Football: What a Pitcher]

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The Independent Online
Blackburn Rovers . . . . .0

Charlton Athletic. . . . .1

IT WAS the night when money was mocked: Charlton Athletic, the archetypal lower-division shoestring operators, knocking Blackburn Rovers, who can buy internationals and build towering stands at will, out of the FA Cup.

Steve Gritt, who along with Alan Curbishley has assembled a team for a 10th of the pounds 3.3m Blackburn spent on Alan Shearer, is less surprised than most by the week of the underdog. 'One of the reasons why teams from a lower league do well (against bigger clubs) is because they know more about the Premiership teams, who get so much exposure on television and in the press,' Gritt said.

Charlton's players even knew what Alan Shearer consumed before facing them - chicken and beans - following an in-depth Match of the Day profile on the Blackburn goalscorer. Des Lynam had even made a joke about it: 'Chicken and beanz meanz goals.' But not against Charlton.

'While we knew a lot about them,' Gritt said, 'they didn't know as much about us, although they did send reps to watch us.'

Tuesday was lived as a normal day for Charlton - it just had an extraordinary conclusion. The away-day routine was followed, with Gritt and Curbishley preparing their charges as if for a League game against someone of their own class. 'We treated it like any other game,' Gritt said of the fourth-round replay.

The match tactics were straightforward: ignore the individual and collective reputations opposite, play without fear and close those famous blue-and-white- halved shirts down early. 'Obviously against a team like Blackburn you pay a bit more attention to one or two players,' Gritt added. 'But if you worry too much about one or two, Blackburn have so many others. We were more concerned with what we were going to do. We knew what they were capable of.'

Motivation was simple. 'When you get a chance to play against teams like Blackburn, or in Bolton's case Arsenal, or any team in a league above you, you want to prove a point,' Gritt continued. 'The players want to prove a point that they are just as good as Premier League players if given the chance.'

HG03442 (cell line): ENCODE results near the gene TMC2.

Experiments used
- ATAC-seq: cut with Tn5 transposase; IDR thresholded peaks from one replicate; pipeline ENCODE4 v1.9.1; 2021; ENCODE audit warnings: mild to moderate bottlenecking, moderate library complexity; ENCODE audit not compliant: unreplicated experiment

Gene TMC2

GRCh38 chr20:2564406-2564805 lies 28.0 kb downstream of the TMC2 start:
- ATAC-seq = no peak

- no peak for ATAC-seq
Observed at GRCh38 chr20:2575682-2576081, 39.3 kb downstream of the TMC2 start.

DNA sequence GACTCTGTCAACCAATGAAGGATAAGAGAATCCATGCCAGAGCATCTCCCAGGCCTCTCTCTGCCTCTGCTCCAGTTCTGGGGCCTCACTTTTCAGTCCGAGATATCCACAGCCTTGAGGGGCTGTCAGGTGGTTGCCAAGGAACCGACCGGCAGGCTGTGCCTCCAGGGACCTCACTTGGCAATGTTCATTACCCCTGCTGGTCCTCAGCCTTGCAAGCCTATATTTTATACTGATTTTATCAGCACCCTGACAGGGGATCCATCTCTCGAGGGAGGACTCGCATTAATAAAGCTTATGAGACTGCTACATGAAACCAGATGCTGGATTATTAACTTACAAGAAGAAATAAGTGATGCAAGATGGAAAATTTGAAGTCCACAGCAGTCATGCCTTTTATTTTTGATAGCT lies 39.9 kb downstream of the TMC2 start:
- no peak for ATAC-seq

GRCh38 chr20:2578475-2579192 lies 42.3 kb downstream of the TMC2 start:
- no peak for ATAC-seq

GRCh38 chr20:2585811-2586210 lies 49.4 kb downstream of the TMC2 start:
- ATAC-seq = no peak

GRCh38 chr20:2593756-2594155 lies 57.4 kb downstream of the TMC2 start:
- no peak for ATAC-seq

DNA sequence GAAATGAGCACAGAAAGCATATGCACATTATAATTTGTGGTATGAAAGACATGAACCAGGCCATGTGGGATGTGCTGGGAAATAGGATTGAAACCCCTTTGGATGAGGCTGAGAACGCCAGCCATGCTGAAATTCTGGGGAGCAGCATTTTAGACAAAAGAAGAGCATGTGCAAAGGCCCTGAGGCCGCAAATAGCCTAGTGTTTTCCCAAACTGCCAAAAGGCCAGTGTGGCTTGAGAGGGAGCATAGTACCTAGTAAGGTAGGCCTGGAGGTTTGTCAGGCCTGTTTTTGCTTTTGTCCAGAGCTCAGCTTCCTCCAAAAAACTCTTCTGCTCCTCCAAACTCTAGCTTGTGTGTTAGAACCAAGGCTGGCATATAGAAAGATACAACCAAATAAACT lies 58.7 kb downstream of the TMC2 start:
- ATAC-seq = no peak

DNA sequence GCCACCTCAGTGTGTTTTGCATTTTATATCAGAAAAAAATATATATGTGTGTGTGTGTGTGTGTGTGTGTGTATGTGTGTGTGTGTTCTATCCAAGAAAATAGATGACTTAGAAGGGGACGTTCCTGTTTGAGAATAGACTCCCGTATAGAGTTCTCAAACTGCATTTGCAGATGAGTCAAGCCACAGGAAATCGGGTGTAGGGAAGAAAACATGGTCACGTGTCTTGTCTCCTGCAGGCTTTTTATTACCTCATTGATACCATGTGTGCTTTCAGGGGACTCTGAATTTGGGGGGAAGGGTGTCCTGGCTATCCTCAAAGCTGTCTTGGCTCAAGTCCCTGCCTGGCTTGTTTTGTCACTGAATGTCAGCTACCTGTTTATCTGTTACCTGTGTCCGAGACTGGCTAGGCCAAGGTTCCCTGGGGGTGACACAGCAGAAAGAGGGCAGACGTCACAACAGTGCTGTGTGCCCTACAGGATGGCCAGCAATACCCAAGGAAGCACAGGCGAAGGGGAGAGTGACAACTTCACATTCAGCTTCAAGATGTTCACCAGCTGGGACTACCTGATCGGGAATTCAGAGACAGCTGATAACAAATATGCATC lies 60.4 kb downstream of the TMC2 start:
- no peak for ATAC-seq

Incentives varied. Micky Salmon, Charlton's 29-year-old goalkeeper, managed only one game for Blackburn, his first club, before moving on. His younger team-mates, like the excellent Darren Pitcher and Scott Minto, relished ruining a few expensive reputations and making names for themselves in an increasingly ruthless career.

The Valiants' zeal enabled Gritt and Curbishley to secure their initial objective. 'We went out with the intention of stopping them play for the first 20 minutes,' Gritt said. 'We knew they started very quickly. What we tried to do was not let them get their momentum going but to gets ours going. To get a goal in the first 15 minutes was a bonus.'

The unexpected bonus from Pitcher - which eventually proved the matchwinner - did not alter Charlton's tactics. 'It's very dangerous when you take a lead to try to sit back and defend it,' Gritt said. 'I know we got penned back a bit in the second half but sitting on the lead was not our intention.'

Charlton's tenacity, at home and away, ensured them victory over the Premiership's second-placed club, who stumbled to their first defeat in 12 games.

Gritt knows his players' headline- making display - more dramatic than the other shocks as it occurred on a separate night - has alerted rapacious Premiership clubs to the riches at The Valley. Minto was reportedly a target for Arsenal while Pitcher was valued at pounds 1.5m in stories linking the 24-year-old midfielder with Derby County and Rovers themselves.

At the moment it remains tabloid talk, although Roger Alwen, the Charlton chairman, has already made a profit from Pitcher, whom he backed to score. 'There's been a lot of speculation since Tuesday regarding Pitcher but to be honest we have not had any contact from anyone,' Gritt said. 'The media interest might elevate one or two into the spotlight and might attract one or two scouts to watch us, but we are attracting quite a few anyway because we're doing well. Other clubs want to know why.'

Cup celebrity can prove a mixed blessing, the heady exposure distracting from the championship slog. Gritt is quick to refocus wandering minds. 'The players should be motivated by getting at least a play-off spot. The result the other night should prove to them that they are capable of beating better sides. Now we've got to go and prove it against sides in our own league as well.'

But none will forget the Ewood feeling - a night, in Alwen's words, 'to look back on and say, 'I was there' '.

(Photographs omitted)

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